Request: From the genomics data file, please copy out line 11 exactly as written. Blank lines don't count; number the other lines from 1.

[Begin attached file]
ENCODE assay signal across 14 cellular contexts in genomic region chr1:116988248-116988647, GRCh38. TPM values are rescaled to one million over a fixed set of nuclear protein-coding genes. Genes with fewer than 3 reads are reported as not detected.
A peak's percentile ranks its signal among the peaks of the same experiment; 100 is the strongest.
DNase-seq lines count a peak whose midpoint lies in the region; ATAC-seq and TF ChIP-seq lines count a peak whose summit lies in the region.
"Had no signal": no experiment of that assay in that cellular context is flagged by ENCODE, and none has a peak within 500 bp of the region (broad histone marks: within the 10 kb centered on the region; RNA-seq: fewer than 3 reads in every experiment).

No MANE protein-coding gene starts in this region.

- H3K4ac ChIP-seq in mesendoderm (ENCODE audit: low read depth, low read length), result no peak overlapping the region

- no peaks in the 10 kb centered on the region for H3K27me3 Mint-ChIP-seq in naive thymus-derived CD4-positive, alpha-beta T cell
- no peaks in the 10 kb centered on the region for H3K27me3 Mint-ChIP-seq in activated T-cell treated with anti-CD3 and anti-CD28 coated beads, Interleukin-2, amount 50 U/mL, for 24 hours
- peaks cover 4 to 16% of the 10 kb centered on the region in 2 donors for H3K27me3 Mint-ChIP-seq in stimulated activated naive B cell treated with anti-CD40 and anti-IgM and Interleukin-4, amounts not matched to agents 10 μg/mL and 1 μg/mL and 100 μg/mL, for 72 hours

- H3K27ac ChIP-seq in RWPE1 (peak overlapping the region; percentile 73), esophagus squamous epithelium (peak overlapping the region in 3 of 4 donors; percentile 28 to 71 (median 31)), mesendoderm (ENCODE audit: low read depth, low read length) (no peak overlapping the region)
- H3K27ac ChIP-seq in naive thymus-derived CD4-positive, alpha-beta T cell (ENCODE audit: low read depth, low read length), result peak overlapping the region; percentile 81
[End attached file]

- H3K27ac ChIP-seq in naive thymus-derived CD4-positive, alpha-beta T cell (ENCODE audit: low read depth, low read length), result peak overlapping the region; percentile 81